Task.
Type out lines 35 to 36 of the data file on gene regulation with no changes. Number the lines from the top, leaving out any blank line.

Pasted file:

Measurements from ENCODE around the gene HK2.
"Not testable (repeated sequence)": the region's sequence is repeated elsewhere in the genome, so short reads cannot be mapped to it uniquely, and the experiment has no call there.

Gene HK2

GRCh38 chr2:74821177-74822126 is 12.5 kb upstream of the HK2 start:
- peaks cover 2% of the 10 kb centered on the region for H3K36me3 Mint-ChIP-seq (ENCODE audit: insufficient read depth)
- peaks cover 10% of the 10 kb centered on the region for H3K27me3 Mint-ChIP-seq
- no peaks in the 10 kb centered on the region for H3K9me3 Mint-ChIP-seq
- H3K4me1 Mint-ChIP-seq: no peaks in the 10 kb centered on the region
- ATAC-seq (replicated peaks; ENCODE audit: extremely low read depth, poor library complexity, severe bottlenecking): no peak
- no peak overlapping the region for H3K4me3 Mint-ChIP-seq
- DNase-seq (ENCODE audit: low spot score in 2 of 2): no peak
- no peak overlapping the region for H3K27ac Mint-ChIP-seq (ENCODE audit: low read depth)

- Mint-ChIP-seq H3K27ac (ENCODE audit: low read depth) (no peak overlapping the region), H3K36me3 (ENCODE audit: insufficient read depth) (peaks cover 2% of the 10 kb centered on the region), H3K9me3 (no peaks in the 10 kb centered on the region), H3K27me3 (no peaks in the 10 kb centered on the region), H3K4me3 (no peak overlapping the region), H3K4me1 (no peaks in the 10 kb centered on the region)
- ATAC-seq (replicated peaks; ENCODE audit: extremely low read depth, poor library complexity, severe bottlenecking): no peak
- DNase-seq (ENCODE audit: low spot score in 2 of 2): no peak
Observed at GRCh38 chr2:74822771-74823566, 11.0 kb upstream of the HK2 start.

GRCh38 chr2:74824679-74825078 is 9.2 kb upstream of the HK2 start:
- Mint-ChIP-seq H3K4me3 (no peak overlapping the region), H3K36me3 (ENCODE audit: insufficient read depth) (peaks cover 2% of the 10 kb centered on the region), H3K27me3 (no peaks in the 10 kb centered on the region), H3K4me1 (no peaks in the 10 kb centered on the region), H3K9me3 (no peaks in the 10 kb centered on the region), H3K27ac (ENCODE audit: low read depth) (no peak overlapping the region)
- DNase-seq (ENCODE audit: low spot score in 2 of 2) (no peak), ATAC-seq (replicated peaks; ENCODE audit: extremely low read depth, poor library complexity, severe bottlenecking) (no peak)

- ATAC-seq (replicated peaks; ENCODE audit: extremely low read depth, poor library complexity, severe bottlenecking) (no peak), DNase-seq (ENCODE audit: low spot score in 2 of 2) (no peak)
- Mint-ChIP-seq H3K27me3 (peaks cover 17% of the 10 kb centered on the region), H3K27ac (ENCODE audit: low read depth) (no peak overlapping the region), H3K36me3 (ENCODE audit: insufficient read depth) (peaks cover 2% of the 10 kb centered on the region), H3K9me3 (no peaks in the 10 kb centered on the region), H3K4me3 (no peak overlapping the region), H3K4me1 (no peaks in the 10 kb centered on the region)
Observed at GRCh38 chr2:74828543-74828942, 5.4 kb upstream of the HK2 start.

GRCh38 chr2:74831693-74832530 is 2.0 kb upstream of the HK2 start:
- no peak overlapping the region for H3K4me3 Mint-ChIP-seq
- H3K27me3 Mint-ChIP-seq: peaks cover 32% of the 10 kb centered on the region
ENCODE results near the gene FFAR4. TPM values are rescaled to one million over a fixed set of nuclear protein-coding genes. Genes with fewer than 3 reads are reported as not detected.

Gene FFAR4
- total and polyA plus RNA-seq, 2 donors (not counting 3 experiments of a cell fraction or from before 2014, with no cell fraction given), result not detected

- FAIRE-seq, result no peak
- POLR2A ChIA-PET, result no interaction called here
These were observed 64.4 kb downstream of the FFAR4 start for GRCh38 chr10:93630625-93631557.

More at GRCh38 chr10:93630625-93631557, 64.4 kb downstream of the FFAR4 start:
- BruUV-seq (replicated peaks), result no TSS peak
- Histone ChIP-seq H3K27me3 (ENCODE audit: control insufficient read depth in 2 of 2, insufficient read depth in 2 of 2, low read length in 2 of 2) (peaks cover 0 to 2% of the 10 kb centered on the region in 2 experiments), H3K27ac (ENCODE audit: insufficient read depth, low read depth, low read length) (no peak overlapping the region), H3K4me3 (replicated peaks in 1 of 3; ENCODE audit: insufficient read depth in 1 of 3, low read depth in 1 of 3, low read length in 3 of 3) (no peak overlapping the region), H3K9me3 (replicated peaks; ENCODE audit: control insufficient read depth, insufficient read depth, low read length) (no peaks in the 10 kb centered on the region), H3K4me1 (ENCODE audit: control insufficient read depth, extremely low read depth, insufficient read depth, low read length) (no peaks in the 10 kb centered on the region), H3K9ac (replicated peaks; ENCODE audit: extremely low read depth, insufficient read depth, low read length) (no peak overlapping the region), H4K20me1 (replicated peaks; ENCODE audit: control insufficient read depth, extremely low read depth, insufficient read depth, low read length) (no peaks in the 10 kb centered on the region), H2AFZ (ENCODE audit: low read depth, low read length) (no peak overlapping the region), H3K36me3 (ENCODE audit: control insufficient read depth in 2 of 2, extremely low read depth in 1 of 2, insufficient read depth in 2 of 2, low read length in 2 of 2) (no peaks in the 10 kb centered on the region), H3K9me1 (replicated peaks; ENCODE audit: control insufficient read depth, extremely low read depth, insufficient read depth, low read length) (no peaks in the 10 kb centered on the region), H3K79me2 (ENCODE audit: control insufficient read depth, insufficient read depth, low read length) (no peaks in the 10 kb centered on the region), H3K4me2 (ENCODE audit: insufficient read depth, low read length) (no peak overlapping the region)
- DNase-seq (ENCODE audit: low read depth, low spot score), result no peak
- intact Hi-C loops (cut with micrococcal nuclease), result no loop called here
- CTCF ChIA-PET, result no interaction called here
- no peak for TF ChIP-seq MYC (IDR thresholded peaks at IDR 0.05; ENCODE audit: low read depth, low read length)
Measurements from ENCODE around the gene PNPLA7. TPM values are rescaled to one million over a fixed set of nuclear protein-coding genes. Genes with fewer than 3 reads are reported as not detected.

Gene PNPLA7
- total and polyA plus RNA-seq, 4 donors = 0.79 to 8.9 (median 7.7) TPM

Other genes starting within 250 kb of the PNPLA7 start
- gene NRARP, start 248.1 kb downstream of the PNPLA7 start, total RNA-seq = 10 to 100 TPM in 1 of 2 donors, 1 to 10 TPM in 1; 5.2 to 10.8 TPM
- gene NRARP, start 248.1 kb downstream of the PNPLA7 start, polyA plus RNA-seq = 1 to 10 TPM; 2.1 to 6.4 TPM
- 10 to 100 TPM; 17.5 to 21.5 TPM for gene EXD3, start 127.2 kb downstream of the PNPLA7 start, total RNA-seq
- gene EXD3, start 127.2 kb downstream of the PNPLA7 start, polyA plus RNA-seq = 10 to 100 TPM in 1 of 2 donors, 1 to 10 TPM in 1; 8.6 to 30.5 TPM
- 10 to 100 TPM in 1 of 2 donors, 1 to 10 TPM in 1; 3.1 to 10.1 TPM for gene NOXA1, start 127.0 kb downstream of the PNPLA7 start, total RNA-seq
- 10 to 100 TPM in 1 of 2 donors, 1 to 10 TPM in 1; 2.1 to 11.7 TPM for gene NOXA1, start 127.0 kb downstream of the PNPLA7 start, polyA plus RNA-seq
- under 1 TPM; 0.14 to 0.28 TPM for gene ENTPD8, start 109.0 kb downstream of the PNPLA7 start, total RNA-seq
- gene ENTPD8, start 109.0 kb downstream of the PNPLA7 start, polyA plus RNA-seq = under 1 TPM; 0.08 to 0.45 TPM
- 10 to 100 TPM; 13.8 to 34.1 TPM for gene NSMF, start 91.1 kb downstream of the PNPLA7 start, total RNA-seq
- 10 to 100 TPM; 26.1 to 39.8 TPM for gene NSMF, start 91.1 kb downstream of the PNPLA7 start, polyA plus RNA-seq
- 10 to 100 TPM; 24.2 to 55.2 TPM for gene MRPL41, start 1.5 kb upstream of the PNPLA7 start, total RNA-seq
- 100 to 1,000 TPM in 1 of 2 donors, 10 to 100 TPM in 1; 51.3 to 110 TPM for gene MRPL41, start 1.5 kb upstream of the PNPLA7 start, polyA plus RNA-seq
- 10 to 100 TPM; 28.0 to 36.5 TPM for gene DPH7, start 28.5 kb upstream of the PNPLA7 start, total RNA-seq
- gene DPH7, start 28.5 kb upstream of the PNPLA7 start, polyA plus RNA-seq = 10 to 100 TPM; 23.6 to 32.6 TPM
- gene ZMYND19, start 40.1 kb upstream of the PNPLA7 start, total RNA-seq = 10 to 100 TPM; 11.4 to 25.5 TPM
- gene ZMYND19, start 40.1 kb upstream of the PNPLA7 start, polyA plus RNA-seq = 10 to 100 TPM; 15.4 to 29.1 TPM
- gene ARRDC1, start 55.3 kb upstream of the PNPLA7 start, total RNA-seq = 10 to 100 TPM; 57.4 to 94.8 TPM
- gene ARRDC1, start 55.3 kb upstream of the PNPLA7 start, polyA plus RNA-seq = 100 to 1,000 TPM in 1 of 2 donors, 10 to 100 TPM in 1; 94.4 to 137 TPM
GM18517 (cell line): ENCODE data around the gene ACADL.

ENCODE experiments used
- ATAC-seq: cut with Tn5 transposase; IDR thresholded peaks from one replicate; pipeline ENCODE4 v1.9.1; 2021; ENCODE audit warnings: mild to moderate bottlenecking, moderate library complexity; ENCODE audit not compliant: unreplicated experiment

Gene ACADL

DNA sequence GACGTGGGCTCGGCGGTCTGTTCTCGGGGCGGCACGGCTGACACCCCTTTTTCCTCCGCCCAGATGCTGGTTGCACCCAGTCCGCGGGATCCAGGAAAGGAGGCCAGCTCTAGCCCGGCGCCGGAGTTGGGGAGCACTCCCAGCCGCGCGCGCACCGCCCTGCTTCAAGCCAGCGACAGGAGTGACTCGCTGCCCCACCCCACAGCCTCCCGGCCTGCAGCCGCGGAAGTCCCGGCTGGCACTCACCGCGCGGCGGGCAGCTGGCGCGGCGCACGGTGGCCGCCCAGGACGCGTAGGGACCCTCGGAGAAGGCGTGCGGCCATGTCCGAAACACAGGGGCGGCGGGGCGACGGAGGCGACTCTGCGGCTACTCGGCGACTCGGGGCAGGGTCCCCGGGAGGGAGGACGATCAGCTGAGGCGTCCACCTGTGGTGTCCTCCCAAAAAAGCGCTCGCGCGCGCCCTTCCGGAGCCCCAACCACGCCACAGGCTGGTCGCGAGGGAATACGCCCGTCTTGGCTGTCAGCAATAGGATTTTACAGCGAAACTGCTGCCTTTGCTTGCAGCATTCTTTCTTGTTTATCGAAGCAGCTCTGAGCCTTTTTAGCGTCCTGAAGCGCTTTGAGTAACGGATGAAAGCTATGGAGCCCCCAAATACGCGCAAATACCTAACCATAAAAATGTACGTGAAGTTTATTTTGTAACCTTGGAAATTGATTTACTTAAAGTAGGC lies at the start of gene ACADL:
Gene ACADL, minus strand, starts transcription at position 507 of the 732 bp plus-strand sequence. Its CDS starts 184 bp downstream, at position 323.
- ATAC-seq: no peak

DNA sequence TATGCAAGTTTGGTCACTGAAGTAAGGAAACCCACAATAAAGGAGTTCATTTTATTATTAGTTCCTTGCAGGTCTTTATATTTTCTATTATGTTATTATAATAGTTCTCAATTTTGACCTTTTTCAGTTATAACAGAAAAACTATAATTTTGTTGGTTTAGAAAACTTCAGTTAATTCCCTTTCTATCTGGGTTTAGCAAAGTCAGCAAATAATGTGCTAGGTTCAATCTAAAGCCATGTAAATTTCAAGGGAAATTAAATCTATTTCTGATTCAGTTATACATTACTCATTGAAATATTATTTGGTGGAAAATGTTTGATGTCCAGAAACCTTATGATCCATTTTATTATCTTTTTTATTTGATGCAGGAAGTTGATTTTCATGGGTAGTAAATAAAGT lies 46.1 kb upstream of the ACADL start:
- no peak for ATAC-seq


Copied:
- DNase-seq (ENCODE audit: low read depth, low spot score), result no peak
- intact Hi-C loops (cut with micrococcal nuclease), result no loop called here